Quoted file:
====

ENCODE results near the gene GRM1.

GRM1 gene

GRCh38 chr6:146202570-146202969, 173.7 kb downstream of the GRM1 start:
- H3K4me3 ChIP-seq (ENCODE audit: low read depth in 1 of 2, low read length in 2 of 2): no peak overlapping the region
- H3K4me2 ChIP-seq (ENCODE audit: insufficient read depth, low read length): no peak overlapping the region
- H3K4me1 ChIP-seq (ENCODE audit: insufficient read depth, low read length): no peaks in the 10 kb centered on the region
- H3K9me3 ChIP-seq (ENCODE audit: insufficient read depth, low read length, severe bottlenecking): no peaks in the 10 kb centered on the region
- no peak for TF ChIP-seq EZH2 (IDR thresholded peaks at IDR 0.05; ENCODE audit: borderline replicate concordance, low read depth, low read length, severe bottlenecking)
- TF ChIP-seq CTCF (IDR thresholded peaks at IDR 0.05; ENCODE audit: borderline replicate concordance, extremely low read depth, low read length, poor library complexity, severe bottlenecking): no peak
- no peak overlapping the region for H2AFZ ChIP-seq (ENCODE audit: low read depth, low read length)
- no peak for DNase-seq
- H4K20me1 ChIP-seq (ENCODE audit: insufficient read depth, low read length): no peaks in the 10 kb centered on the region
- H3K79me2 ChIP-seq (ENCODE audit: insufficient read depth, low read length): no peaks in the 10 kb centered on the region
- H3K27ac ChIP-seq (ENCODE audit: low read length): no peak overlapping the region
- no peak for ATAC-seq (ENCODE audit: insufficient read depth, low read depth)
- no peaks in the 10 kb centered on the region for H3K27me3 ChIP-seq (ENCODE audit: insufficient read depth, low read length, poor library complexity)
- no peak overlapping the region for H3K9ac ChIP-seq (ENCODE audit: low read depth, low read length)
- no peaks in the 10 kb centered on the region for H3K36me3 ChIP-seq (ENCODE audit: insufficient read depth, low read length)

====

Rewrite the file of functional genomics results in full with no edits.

ENCODE results near the gene GRM1.

GRM1 gene

GRCh38 chr6:146202570-146202969, 173.7 kb downstream of the GRM1 start:
- H3K4me3 ChIP-seq (ENCODE audit: low read depth in 1 of 2, low read length in 2 of 2): no peak overlapping the region
- H3K4me2 ChIP-seq (ENCODE audit: insufficient read depth, low read length): no peak overlapping the region
- H3K4me1 ChIP-seq (ENCODE audit: insufficient read depth, low read length): no peaks in the 10 kb centered on the region
- H3K9me3 ChIP-seq (ENCODE audit: insufficient read depth, low read length, severe bottlenecking): no peaks in the 10 kb centered on the region
- no peak for TF ChIP-seq EZH2 (IDR thresholded peaks at IDR 0.05; ENCODE audit: borderline replicate concordance, low read depth, low read length, severe bottlenecking)
- TF ChIP-seq CTCF (IDR thresholded peaks at IDR 0.05; ENCODE audit: borderline replicate concordance, extremely low read depth, low read length, poor library complexity, severe bottlenecking): no peak
- no peak overlapping the region for H2AFZ ChIP-seq (ENCODE audit: low read depth, low read length)
- no peak for DNase-seq
- H4K20me1 ChIP-seq (ENCODE audit: insufficient read depth, low read length): no peaks in the 10 kb centered on the region
- H3K79me2 ChIP-seq (ENCODE audit: insufficient read depth, low read length): no peaks in the 10 kb centered on the region
- H3K27ac ChIP-seq (ENCODE audit: low read length): no peak overlapping the region
- no peak for ATAC-seq (ENCODE audit: insufficient read depth, low read depth)
- no peaks in the 10 kb centered on the region for H3K27me3 ChIP-seq (ENCODE audit: insufficient read depth, low read length, poor library complexity)
- no peak overlapping the region for H3K9ac ChIP-seq (ENCODE audit: low read depth, low read length)
- no peaks in the 10 kb centered on the region for H3K36me3 ChIP-seq (ENCODE audit: insufficient read depth, low read length)